ADJUSTING TO THE HEAT
Schools are adjusting athletic practice schedules, adjusting the uniform policy and adding cooling stations due to the extreme heat and humidity. Norwich Free Academy canceled all practices and games on Tuesday when temperatures on the artificial turf were close to 140 degrees. The air quality and Heat Index created an unsafe environment for any level of physical exertion. Conditions will be monitored again today. In Norwich, Superintendent Abby Dolliver said students will stay indoors for recess and be rotated through cooler sections of buildings, and that staff will ensure they stay hydrated. Superintendent Roy Seitsinger in Preston said students and staff are being told to wear light-weight clothing and keep hydrated. Montville’s acting Superintendent Laurie Pallin said recess is likely to be held indoors today.
REBATES OFFERED FOR ELECTRIC CARS
Customers who purchase electric vehicles and charging stations starting in mid-September, will be eligible for a rebate program offered by Norwich Public Utilities. The rebate program will launch at a Ride & Drive event Sept. 15th at the Dodd Stadium. Event organizers said electric vehicles will be available to test drive or ride at the festival. The rebate program will be offered to the buyer of a brand new plug-in hybrid electric – gasoline powered vehicle, an all-electric-powered vehicle and for a used plug-in hybrid, or an all-electric used vehicle, model year 2016 or better. Rebates are also being offered for the home charging stations.
MONTVILLE NEEDS BUS DRIVERS
With a bus driver shortage impacting the state and hitting the town of Montville hard the last couple of years, the district has faced delayed routes, forcing parents to “rush to work.” To help alleviate the shortage, the district offered $1,000 signing bonuses for drivers who maintain clean records and meet attendance expectations. The Board of Education added another incentive earlier this month. Drivers who care for a child or grandchild can now request permission for the child to ride the bus during normal route hours if space is available.
DEBATE DETAILS RELEASED
“The Day” and WTNH will sponsor a gubernatorial debate at the Garde Arts Center in New London at 7 p.m. Sept. 12th between candidates Bob Stefanowski and Ned Lamont. This will be the first face-to-face meeting between Lamont, a Democrat, and Stefanowski, a Republican. The debate will be televised live on WCTX MyTV9, and streamed live on theday.com . Viewers will be able to submit questions prior to the debate at wtnh.com . Tickets for the debate will be available through each candidate’s respective party.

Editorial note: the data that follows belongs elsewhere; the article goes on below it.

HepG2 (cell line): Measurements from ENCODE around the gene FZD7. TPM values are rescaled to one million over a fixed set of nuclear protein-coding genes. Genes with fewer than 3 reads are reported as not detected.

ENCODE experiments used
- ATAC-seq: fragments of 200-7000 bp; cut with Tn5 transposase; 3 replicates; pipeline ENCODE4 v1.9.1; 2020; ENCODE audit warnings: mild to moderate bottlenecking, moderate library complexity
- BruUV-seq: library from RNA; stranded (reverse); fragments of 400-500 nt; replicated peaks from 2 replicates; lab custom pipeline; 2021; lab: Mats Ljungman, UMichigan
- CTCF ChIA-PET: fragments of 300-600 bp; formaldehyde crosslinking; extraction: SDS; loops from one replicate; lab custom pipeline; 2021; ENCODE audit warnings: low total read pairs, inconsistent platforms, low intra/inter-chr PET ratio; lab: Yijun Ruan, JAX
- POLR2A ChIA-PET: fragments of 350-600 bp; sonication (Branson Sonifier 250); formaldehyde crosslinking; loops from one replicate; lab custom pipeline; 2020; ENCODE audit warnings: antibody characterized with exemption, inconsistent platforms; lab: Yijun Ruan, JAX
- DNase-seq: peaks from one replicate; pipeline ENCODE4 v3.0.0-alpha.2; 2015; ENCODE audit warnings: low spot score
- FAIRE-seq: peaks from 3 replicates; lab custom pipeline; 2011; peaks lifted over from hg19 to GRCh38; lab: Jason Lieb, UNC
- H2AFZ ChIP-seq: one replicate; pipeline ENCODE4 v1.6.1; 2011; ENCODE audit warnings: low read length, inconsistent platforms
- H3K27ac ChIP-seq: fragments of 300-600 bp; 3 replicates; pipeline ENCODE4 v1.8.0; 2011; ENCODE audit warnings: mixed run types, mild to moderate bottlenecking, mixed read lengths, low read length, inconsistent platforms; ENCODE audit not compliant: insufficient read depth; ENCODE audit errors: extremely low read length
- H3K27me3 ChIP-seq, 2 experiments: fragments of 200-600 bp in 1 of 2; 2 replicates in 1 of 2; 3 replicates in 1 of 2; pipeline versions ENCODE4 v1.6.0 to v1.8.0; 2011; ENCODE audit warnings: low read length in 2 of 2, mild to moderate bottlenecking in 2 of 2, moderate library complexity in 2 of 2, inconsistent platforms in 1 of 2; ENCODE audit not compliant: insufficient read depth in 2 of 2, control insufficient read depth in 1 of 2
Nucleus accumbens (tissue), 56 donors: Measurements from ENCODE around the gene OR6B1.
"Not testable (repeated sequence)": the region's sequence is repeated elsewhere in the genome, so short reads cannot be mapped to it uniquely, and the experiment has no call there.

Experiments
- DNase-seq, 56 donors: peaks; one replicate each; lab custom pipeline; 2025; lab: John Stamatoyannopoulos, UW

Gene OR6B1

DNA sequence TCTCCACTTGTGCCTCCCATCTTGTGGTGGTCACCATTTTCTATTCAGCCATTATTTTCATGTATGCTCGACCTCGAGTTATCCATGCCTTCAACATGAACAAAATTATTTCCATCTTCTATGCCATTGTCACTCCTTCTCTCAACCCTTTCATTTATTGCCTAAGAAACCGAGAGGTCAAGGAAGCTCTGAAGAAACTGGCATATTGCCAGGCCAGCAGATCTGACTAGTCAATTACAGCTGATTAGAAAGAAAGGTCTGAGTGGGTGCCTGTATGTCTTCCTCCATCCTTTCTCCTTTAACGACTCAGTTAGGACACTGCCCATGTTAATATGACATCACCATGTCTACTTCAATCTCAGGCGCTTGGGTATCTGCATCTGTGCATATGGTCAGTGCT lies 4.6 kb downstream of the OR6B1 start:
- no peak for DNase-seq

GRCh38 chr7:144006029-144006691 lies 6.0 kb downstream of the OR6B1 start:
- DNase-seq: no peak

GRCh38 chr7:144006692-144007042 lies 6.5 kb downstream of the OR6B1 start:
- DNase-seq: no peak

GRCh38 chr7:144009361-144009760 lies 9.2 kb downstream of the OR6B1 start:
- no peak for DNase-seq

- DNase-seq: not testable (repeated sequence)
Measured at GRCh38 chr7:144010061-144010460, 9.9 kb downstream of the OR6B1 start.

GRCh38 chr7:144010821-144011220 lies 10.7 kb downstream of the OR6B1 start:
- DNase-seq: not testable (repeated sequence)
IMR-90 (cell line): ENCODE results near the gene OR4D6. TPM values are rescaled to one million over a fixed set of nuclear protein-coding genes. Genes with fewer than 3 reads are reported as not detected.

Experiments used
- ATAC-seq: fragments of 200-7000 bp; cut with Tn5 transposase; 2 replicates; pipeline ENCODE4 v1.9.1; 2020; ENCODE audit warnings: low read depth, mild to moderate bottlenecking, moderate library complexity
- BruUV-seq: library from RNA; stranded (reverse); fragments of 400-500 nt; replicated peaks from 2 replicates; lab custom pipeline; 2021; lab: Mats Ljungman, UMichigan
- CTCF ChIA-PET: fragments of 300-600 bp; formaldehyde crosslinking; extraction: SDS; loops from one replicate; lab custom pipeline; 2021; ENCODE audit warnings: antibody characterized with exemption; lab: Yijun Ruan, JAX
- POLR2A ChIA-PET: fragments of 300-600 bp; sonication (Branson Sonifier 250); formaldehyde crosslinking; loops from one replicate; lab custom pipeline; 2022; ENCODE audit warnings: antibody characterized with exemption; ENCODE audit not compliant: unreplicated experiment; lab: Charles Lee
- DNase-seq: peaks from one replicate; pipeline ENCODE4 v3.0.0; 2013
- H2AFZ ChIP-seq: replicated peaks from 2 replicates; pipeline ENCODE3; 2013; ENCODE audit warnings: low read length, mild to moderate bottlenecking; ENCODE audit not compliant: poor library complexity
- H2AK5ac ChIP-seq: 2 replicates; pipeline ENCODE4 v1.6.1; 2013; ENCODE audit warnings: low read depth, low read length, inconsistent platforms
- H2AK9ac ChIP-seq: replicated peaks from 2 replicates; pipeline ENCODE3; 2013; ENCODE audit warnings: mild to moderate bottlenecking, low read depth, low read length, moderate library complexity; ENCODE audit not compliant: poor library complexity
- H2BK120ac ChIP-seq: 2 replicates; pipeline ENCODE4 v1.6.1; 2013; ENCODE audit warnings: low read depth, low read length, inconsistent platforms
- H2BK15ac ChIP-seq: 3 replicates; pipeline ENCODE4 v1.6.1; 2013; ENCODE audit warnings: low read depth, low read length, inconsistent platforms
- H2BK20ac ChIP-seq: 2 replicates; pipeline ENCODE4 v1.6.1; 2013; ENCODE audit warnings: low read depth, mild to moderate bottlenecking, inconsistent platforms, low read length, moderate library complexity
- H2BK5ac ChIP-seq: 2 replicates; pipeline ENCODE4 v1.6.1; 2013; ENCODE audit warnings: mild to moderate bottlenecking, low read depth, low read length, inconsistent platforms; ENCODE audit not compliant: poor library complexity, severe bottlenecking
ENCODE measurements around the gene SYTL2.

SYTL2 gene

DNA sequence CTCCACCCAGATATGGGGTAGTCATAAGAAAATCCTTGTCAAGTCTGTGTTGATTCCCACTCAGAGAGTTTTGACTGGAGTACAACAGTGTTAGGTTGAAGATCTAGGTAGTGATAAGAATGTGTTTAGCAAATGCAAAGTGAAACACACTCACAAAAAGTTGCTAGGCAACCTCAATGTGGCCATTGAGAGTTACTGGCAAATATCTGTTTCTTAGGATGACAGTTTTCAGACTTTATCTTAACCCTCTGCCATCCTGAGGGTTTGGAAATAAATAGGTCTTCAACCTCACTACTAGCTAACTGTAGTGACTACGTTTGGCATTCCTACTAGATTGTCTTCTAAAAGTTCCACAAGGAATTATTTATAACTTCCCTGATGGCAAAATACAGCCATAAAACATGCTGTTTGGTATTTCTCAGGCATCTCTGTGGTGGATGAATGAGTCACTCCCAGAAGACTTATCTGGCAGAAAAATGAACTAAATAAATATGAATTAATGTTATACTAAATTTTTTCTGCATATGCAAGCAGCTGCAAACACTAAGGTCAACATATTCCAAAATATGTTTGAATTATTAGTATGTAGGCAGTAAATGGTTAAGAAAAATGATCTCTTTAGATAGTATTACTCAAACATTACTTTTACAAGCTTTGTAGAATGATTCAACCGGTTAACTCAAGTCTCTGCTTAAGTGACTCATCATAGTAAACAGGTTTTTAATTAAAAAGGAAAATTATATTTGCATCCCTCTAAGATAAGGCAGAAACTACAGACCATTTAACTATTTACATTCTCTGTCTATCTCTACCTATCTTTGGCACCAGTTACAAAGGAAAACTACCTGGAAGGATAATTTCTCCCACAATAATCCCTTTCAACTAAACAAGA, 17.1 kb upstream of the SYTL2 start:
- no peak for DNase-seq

GRAIN BUILDING COMES DOWN
Three weeks ago, the Stonington Board of Selectmen discussed a plan to knock down the remainder of the blighted Campbell Grain building in downtown Pawcatuck and then cover the cost by placing a $40,000 lien on the property, owned by Frank DeCiantis of Virginia. But before selectmen had a chance to vote on the plan, DeCiantis started work last week to tear down the remaining portion of the building and completed it yesterday. Selectman John Prue and other town officials hope that removing the building will make the parcel more attractive to a developer and that the site can become part of the revitalization of downtown Pawcatuck.
NL MAY HELP B-PORT
The New London Housing Authority is considering an arrangement to provide administrative services to the Bridgeport Housing Authority’s Section 8 voucher program. Discussions have been ongoing with representatives from Bridgeport and the U.S. Department of Housing and Urban Development. Housing Authority Board of Commissioners Chairwoman Betsy Gibson said she expects there would be a financial benefit for the New London Housing Authority but said a dollar figure has not been discussed. Two closed-door meetings have been held this month but so far have not led to a consensus or a vote or discussion of the matter in a public meeting. Another meeting is planned with HUD this week.
ST.B RENOVATIONS WARMLY RECEIVED
The Saint Bernard School renovations have students and parents excited. The overhaul was part of an ongoing $3 million fundraising campaign. It was started by Maureen Donohue Hendricks, a 1972 graduate. Over the summer workers repainted and installed new carpet, LED lighting and glass entryways in the main office. Students returning to classes on Tuesday found a cafeteria with new flooring and freshly painted yellow and light-green walls. This year’s upgrades were more noticeable because they involved the library, media center, cafeteria and main office, areas students and staff visit daily.